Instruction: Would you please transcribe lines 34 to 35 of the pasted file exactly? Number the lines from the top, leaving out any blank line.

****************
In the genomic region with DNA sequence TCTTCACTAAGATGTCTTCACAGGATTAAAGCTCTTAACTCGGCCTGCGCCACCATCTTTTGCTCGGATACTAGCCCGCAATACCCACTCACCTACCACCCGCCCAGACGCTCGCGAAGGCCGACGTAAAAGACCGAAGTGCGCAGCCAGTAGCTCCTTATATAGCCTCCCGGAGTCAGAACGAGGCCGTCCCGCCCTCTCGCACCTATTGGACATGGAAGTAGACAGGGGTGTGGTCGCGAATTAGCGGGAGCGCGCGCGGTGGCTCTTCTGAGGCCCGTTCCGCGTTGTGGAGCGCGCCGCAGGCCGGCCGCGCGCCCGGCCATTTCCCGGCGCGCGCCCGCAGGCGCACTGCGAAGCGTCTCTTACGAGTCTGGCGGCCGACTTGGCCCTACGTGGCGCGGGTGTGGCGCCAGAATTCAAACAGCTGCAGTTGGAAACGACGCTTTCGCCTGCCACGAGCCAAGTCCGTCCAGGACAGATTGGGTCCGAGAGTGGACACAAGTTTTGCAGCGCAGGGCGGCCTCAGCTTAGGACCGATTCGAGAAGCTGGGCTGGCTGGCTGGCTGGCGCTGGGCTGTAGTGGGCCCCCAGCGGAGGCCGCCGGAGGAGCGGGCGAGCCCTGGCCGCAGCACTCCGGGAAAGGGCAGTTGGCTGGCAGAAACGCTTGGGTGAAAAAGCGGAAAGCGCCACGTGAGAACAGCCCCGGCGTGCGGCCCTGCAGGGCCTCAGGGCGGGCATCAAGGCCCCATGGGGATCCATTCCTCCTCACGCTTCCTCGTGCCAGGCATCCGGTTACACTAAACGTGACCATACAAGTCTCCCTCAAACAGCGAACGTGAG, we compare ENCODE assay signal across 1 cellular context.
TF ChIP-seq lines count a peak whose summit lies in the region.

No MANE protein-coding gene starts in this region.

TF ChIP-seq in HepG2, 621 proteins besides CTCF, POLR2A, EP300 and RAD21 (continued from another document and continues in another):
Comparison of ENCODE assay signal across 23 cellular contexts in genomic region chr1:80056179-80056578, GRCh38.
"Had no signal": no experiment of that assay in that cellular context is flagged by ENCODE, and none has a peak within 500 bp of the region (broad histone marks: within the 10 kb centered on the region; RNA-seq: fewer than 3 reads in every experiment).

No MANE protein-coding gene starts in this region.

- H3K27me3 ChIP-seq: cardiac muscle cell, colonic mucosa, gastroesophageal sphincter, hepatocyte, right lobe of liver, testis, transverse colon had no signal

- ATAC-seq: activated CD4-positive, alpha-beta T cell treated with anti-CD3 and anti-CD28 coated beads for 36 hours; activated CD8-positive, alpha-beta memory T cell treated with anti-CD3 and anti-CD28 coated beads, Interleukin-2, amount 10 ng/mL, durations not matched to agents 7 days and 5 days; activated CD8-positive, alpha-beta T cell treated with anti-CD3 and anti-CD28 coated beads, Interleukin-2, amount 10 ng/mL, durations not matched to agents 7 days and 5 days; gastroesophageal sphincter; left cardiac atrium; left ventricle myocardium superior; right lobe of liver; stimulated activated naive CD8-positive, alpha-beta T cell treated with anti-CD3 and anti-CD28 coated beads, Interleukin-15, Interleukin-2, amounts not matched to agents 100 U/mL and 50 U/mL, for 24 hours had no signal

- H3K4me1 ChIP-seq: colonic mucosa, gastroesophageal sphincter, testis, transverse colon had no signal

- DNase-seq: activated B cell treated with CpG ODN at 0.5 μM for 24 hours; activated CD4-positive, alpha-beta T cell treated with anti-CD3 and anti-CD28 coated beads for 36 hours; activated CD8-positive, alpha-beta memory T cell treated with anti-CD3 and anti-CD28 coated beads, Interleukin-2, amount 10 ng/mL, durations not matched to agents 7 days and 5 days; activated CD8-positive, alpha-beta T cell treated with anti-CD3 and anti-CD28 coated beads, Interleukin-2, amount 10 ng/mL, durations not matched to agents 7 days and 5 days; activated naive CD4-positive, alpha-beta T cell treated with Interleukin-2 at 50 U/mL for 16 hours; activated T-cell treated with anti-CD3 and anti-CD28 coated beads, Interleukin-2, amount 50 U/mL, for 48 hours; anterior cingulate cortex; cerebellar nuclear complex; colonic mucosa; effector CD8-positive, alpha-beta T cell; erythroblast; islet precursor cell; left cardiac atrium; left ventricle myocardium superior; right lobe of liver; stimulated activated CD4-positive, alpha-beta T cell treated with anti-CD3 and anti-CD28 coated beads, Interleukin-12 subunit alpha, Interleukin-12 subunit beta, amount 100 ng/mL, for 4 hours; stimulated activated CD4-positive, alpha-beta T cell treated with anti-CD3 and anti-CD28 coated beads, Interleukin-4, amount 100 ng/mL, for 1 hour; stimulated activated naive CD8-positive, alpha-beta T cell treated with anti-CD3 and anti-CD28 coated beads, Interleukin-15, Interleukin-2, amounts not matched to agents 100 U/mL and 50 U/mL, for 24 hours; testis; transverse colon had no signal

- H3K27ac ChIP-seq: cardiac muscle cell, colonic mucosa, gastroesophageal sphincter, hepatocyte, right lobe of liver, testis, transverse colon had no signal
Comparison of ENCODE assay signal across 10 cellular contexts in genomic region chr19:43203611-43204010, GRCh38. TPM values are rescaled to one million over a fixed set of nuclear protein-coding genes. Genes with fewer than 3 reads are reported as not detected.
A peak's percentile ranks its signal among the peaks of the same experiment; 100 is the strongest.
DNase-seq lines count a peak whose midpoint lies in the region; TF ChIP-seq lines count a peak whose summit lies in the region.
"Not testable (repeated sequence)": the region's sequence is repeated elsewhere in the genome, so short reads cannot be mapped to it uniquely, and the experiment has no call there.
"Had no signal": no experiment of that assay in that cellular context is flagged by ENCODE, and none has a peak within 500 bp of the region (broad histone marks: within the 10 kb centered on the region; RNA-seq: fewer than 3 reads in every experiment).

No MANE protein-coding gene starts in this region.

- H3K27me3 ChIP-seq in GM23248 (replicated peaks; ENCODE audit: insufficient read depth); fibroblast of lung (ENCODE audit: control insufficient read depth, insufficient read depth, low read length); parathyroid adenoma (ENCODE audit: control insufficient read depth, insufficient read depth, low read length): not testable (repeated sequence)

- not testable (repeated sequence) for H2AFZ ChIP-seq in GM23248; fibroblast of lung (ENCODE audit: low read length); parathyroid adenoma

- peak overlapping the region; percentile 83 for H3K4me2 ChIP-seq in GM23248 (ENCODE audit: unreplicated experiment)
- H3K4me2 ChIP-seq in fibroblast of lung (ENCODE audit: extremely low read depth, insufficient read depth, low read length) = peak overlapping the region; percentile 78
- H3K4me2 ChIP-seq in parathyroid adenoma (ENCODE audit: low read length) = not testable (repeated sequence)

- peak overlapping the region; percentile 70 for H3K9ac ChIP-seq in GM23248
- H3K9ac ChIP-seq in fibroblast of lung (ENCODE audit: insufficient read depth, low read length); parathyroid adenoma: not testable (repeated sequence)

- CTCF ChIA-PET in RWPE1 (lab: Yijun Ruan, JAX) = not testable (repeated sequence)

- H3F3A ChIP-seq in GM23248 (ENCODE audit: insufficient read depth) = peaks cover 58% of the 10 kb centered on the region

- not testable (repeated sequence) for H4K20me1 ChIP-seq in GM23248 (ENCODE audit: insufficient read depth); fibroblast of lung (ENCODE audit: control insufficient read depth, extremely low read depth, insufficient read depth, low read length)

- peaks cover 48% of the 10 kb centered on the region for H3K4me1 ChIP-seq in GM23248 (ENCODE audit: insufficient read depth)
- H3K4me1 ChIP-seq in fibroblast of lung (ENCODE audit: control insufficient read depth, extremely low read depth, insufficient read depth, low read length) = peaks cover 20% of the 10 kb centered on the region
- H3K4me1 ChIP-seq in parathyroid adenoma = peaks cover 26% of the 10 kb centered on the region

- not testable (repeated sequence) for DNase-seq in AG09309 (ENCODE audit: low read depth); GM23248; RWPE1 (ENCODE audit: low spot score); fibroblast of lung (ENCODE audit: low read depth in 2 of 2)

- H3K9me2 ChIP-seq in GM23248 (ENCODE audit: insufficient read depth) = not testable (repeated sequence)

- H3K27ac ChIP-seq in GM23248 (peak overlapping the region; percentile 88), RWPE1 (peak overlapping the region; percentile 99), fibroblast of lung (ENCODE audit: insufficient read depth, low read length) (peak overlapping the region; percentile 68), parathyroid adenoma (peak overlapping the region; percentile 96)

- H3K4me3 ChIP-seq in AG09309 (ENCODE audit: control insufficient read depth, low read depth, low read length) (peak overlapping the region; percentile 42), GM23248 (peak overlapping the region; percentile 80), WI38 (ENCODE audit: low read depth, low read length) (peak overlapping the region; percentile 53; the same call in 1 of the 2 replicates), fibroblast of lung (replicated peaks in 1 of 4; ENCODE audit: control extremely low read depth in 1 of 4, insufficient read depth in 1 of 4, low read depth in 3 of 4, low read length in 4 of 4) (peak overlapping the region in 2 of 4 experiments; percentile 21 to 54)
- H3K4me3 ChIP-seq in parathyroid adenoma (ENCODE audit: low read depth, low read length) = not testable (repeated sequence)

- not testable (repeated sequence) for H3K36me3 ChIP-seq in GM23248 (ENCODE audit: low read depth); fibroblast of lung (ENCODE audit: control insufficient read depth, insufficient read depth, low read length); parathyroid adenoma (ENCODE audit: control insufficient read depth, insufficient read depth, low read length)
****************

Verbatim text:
- H3K27ac ChIP-seq in GM23248 (peak overlapping the region; percentile 88), RWPE1 (peak overlapping the region; percentile 99), fibroblast of lung (ENCODE audit: insufficient read depth, low read length) (peak overlapping the region; percentile 68), parathyroid adenoma (peak overlapping the region; percentile 96)

- H3K4me3 ChIP-seq in AG09309 (ENCODE audit: control insufficient read depth, low read depth, low read length) (peak overlapping the region; percentile 42), GM23248 (peak overlapping the region; percentile 80), WI38 (ENCODE audit: low read depth, low read length) (peak overlapping the region; percentile 53; the same call in 1 of the 2 replicates), fibroblast of lung (replicated peaks in 1 of 4; ENCODE audit: control extremely low read depth in 1 of 4, insufficient read depth in 1 of 4, low read depth in 3 of 4, low read length in 4 of 4) (peak overlapping the region in 2 of 4 experiments; percentile 21 to 54)